These verses say that our prayers matter. Our prayers make a difference in our lives and in the lives of those we lift up before the Father. On earth and in heaven. Today and for eternity. They provide the assurance we need when we are discouraged, when God doesn’t seem to hear and answer our prayers, when our high school graduates make stupid choices, when our broken children are not healed, and when the lost ones we love wander farther and farther away. When we want to shout, “God, do you hear me in Iowa?”

By his strange and magical Word, we hear God whisper into our shattered hearts, “Do I hear you in Iowa? No, dear one. I hear you in heaven.”

The Daffodils Are Blooming this Fanastic Friday


Friday’s here again, so it’s time for another fantastic post from the past. This one comes from April 2011, a few years after Mom’s Alzheimer’s diagnosis and subsequent move to live with my brother and his family. That chapter of Mom’s life ended this past January, when she moved to an assisted living facility. She is not adjusting particularly well. But as this post points out, she has adjusted before, and I can hope that she will slowly adjust again. And I can also hope that this week, during our Wednesday visit and drive, she will smile to see the daffodils are blooming.

The Daffodils Are Blooming

My daffodils started blooming yesterday, their bright faces raised, impervious to the wind while they soaked in the sunshine. They spoke spring and warmth and light and hope into my winter weary heart. They made me smile.

Then the rain moved in, and everything changed.

These natty soldiers, who had marched beside my house erect and confident short hours ago, were bowed and bedraggled this morning. They shivered in the wind. Tears rolled down their faces and puddled in the dirt at their feet. Their burdens were heavy on their shoulders, so heavy they couldn’t lift their heads to see the clusters of clean, greening grass lining their parade route, cheering their arrival.

They have no idea that sunshine will return.

The daffodils were a gift from my mother the last fall she lived in her house. Before we suspected Alzheimer’s. Before her legendary strength abandoned her. When she still had energy to dig in the dusty, autumn soil for the daffodil bulbs that needed separating. Come spring, the news that I had planted the bulbs didn’t bring her as much pleasure as in previous years.

The first clue, as I look back, that something was wrong in my green thumb mother’s world.

Things moved more swiftly after that. The next fall, Mom moved in with my brother and sister-in-law. The next spring, her house was sold. Her passion for gardening evaporated along with her love of quilting, sewing, jigsaw puzzles, and ordering around her children. When my sister gave Mom an African violet for her bedroom, her response was, “I’m not sure I want that much responsibility.”

Can this be the woman who grew all the roses for our wedding altar arrangements?

“The daffodils are about to bloom, “ I told Mom during our visit two days ago. “The ones you gave me.” On our drive to the library, we saw some blooming beside a small house. “Look, Mom,” I pointed. “Aren’t they pretty?” Her eyes turned warm and bright. For the rest of the trip, and again on the way home, she watched for flowers.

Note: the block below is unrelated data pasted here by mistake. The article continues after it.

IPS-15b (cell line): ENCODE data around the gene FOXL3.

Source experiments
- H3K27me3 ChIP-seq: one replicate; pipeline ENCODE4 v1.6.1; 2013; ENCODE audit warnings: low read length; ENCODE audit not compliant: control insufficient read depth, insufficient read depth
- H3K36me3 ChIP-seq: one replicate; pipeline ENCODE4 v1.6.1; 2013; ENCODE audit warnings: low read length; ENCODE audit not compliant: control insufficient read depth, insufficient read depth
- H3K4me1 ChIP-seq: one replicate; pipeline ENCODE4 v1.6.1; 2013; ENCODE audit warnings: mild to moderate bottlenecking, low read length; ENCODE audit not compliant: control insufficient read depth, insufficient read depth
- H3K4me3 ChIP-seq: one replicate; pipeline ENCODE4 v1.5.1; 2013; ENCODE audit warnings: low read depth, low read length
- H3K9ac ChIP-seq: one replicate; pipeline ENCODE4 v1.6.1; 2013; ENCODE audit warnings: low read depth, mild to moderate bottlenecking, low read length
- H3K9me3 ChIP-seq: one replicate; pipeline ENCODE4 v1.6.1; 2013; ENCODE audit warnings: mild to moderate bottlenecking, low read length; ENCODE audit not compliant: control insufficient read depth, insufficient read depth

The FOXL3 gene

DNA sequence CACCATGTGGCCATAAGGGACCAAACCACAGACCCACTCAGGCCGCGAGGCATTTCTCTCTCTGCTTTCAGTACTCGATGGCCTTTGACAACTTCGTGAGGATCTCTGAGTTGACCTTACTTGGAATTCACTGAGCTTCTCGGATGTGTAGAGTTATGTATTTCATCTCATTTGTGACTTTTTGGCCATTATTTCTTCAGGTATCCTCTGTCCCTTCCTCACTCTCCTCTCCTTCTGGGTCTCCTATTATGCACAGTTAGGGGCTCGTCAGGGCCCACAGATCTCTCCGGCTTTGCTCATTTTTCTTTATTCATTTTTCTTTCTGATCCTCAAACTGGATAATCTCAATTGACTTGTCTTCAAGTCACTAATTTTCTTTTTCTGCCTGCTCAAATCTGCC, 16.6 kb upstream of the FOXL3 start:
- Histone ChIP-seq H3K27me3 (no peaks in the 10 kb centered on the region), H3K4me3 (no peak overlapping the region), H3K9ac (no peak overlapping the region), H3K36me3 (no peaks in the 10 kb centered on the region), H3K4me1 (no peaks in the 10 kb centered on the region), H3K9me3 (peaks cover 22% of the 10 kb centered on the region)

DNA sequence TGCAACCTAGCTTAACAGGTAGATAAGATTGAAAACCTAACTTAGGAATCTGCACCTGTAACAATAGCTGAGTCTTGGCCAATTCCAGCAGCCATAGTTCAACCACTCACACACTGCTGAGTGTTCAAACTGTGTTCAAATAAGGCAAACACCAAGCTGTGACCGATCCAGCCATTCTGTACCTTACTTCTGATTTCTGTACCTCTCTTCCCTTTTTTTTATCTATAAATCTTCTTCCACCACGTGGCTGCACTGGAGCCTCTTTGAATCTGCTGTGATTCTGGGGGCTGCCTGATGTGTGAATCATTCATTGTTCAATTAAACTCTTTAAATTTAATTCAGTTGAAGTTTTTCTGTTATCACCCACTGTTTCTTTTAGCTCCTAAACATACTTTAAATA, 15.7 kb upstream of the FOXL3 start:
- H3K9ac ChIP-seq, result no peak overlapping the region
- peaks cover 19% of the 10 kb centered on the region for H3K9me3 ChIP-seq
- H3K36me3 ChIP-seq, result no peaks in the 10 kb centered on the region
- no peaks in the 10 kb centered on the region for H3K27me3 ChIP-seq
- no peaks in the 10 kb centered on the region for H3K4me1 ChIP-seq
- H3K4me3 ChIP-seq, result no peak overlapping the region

“The daffodils are blooming.” She smiled and lifted her head. Briefly, the sunshine returned.

When Life Feels Like a Bad Movie

Cloudy Sky

Therefore, prepare your minds for action, keep sober in spirit,
fix your hope completely on the grace
to be brought to you at the revelation of Jesus Christ.

1 Peter 1:13

Thus far, 2015 has not been my favorite year. Before the first two weeks of January were over, our first granddaughter was born ten days early, an unexpected opening at an assisted living facility meant Mom could move in pronto instead of in two months, our daughter and son-in-law moved into the new condo they purchased, and the page proofs for my latest book project arrived, along with a very short turn around time.

“Your life is a lot like a movie where everything happens at once,” my sister observed.

“Yes,” I agreed. “A really bad movie.”

Things didn’t improve much over the next few days when an avalanche of medical, financial, and insurance details related to Mom’s move threatened to derail a trip to meet the new baby. Somehow, I plowed through the mess and spent a sweet week helping the young family adjust to its newest member.

But even at the best of times–cuddling the baby or playing with our grandson–a silent, unending refrain invaded my every waking moment. 2015 is like a movie. A really bad movie.

A really bad, exhausting movie.

The refrain was so loud and insistent I could barely hear the pastor teach about 1 Peter 1:13–16 during his sermon. Or maybe I didn’t want to hear what he or the apostle Peter had to say about a believer’s response to hard times. Because the pastor’s reiteration of Peter’s commands to cultivate a disciplined mind and sober spirit discouraged me. After all, I’ve dedicated daily time to obeying those commands for years and years. But my obedience wasn’t making this particular hard time any easier.

Not. One. Bit.

But then, the pastor got to Peter’s third command to fix our hope on Christ. Not just on the hope of our present salvation, but also on the future hope of glory spent in his presence for eternity. Glory which he promises that his children will one day fully experience.

As I contemplated that promise and began to fix my eyes upon the hope of Christ, the bad movie soundtrack in my brain gradually faded away. I wish I could say it was replaced by heavenly music sung by choirs of angels. But it wasn’t. And I wish I could say that my present troubles faded away, too.

But they didn’t.

But with my eyes fixed upon the hope of glory in Christ yet to come, present troubles no longer consumed my thoughts. They didn’t rule my day. They could no longer taint my attitude. Because I was and am looking forward to something.